Article

Tea and Coffee Consumption and Cardiovascular Morbidity and Mortality

Julius Center for Health Sciences and Primary Care, University Medical Center Utrecht, Utrecht, the Netherlands.
Arteriosclerosis Thrombosis and Vascular Biology (Impact Factor: 6). 08/2010; 30(8):1665-71. DOI: 10.1161/ATVBAHA.109.201939
Source: PubMed

ABSTRACT

To examine the associations of coffee and tea consumption with risk of morbidity and mortality of stroke and coronary heart disease (CHD) and with all-cause mortality.
Coffee and tea consumption were assessed with a validated food-frequency questionnaire, and 37 514 participants were observed for 13 years for the occurrence of cardiovascular morbidity and mortality. A U-shaped association between coffee and CHD was found, with the lowest hazard ratio (HR [95% CI]) for 2.1 to 3.0 cups per day (0.79 [0.65 to 0.96]; P(trend)=0.01). Tea was inversely associated with CHD, with the lowest HR (95% CI) for more than 6.0 cups per day (0.64 [0.46 to 0.90]; P(trend)=0.02). No associations between tea or coffee and stroke were found (P(trend)=0.63 and P(trend)=0.32, respectively). Although not significant, coffee slightly reduced the risk for CHD mortality (HR, 0.64; 95% CI, 0.37 to 1.11; P(trend)=0.12) for 3.1 to 6.0 cups per day. A U-shaped association between tea and CHD mortality was observed, with an HR of 0.55 (95% CI, 0.31 to 0.97; P(trend)=0.03) for 3.1 to 6.0 cups per day. Neither coffee nor tea was associated with stroke (P(trend)=0.22 and P(trend)=0.74, respectively) and all-cause mortality (P(trend)=0.33 and P(trend)=0.43, respectively).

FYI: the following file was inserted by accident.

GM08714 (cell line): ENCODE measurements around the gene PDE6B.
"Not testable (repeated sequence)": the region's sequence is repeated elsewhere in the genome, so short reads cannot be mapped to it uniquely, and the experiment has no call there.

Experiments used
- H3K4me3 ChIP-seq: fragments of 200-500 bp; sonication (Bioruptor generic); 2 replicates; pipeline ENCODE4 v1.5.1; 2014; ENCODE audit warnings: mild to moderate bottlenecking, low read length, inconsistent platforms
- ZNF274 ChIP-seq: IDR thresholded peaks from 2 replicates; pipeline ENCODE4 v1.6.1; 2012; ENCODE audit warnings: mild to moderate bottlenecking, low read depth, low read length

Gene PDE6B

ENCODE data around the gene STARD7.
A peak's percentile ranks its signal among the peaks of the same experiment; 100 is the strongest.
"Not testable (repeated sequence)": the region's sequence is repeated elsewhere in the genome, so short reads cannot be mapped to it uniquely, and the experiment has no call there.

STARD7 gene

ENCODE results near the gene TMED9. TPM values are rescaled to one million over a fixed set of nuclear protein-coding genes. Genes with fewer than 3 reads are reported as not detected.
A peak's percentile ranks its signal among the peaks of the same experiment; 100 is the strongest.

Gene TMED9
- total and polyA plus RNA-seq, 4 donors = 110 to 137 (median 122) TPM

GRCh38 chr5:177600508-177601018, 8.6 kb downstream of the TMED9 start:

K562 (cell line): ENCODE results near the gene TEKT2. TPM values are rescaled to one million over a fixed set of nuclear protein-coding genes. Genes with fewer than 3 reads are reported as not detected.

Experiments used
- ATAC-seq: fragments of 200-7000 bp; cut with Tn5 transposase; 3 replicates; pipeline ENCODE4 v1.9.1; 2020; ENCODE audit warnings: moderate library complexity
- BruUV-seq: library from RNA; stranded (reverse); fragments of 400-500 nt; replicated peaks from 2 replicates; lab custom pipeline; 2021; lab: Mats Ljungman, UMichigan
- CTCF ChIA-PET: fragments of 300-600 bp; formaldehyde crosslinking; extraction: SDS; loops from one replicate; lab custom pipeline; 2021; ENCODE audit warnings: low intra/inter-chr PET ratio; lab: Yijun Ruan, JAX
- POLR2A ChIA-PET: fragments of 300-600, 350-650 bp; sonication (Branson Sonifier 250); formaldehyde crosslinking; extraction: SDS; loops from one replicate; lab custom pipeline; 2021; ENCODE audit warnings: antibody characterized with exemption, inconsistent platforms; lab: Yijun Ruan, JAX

High tea consumption is associated with a reduced risk of CHD mortality. Our results suggest a slight risk reduction for CHD mortality with moderate coffee consumption and strengthen the evidence on the lower risk of CHD with coffee and tea consumption.

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    • "Case-control and cohort studies have brought inconsistent results. The former have mostly demonstrated an increased risk of cardiovascular diseases (CVD) among regular coffee consumers [Kawachi et al., 1994; Riksen et al., 2009; Sofi et al., 2007], whereas the latter have found no evidence of a detrimental effect of coffee [Higdon & Frei, 2006; Lopez-Garcia et al., 2011; Silletta & Marchioli, 2008], and reported a lower risk of coronary heart disease to be correlated with coffee consumption [de Koning et al., 2010; Kleemola et al., 2000; Woodward & Tunstall-Pedoe, 1999]. Numerous studies conducted by Lopez Garcia et al. have provided strong evidence against the hypothesis that coffee consumption increases the risk of cardiovascular dis- eases [Lopez-Garcia et al., 2006. "
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    • "Epidemiologic studies have indicated that regular coffee consumption is associated with a lower risk for CVD [3] [12] [13]. However, the coffee compounds responsible for the suggestive TAFC contributed to the study design, data collection, analysis, and interpretation , and wrote the manuscript. "
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    • "Several epidemiological and experimental investigations have described an inverse association between tea consumption and cardiovascular diseases [1]. A recent study described an association between coffee and tea consumption and a low morbidity and mortality risk from stroke, coronary heart disease (CHD), and all causes of mortality in 37,514 subjects followed for 13 years [2]. A possible causal factor associated with tea and coffee consumption is the role of bioactive compounds present in these foods in metabolic pathways related to body weight loss, and a consequent reduction of the overall risk for developing metabolic syndrome [3]. "
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